The Open Educational Resources Video Lecture Project has received $755,000 for an 18-month pilot phase. The project will create multidimensional packages—including full transcripts in several languages, syllabi, and other course materials—for seven courses and design a web interface for these materials, to be launched in the fall of 2007. If the venture proves successful, Yale hopes to significantly expand its online offerings over the next few years. The new venture joins a growing number of university-based initiatives that use the Internet to make educational materials widely available.The Yale press release adds that taping has already started this semester, for the following professors:
(See Inside Higher Ed for more details and analysis)
- Introduction to the Old Testament, with Christine Hayes, Robert F. and Patricia Ross Weis Professor of Religious Studies;
- Fundamentals of Physics, with Ramamurti Shankar, John Randolph Huffman Professor and Chair of Physics;
- Introduction to Political Philosophy, with Steven Smith, Alfred Cowles Professor of Political Science.
Those whose courses are slated for taping next spring include Charles Bailyn, Thomas E. Donnelley Professor of Astronomy; Paul Bloom, Professor of Psychology; and Langdon Hammer, Professor and Chair of English.
This is great. Previously, the only exposure most members of the public could get to these professors were through books and academic journal articles. Now people will be able to see them in a lecture setting.
Of course, MIT really set the gold standard for freely sharing academic content online with the OpenCourseWare initiative. However, the OCW project mostly shares class materials -- reading lists, handouts, lecture notes, etc. Video content is rare. This is where the Yale initiative gets interesting: Video can really convey much more than simple text materials, and also gives the audience a chance to see what kinds of questions in-class students are asking.
However, I have to question the seed money for this project. The $755,000 (donated by the William and Flora Hewlett Foundation) may sound like a lot. But as someone who has had a lot of experience producing television and Internet video content, I have to point out that in order for this initiative to scale to dozens of classes every year, much more will be required. Costs include equipment, video production and editing, creation of Web pages and containers for the video, hosting, new staff, time from existing staff, etc.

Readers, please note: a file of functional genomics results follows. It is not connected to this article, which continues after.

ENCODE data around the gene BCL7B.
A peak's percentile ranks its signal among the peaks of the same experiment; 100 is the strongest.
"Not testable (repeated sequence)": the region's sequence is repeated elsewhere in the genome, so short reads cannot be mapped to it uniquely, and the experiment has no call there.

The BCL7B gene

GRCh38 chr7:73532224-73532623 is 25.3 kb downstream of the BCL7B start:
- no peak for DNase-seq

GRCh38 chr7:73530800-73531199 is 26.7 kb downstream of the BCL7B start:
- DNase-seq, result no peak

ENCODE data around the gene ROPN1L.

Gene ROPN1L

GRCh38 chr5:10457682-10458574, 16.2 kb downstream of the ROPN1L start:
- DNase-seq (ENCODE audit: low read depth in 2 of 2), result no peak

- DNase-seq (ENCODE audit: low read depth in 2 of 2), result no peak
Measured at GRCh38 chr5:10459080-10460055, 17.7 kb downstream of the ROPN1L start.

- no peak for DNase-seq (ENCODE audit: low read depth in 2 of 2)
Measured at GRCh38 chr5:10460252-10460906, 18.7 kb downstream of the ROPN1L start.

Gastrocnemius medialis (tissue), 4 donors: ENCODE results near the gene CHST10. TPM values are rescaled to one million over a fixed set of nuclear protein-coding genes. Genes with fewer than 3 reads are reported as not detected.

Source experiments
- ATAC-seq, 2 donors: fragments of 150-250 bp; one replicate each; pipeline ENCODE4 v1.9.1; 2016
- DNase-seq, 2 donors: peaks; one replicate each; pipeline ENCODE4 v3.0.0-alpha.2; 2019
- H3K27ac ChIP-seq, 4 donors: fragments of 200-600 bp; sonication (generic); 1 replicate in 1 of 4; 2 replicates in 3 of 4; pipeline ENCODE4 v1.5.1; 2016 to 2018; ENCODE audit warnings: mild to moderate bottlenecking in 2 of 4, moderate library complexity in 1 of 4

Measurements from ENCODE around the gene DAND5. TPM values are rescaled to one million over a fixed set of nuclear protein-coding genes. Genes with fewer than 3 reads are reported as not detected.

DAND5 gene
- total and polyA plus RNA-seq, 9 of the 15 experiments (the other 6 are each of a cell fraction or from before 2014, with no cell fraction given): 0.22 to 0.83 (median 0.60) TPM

I also have to ask, why isn't Harvard taking more of a lead in sharing its academic resources with the global community? We see some piecemeal efforts involving individual schools and departments placing some class materials on the Internet for public consumption. FAS and the Harvard Extension School have actually posted Computer Science podcasts online, but video of class sessions is closed off to the public -- if you want to see anything more than a few samples, you have to pony up thousands of dollars to register for the classes, even if you aren't taking them for credit.
Yes, I understand that video production is expensive, and FAS wants to turn online video into a sustainable endeavor. But it is possible to strike a balance between serving the global public (one of former President Summers' big interests) and creating a successful, self-funding academic program. Can't Harvard at least match Yale's efforts, and provide some complete courses online for free without credit? I mean, seriously -- how big is Harvard's endowment now -- $29 billion dollars? Can't Bok or Knowles sign off on a little seed money and staff time to get something off the ground, perhaps using Extension School Distance Ed programming from previous years?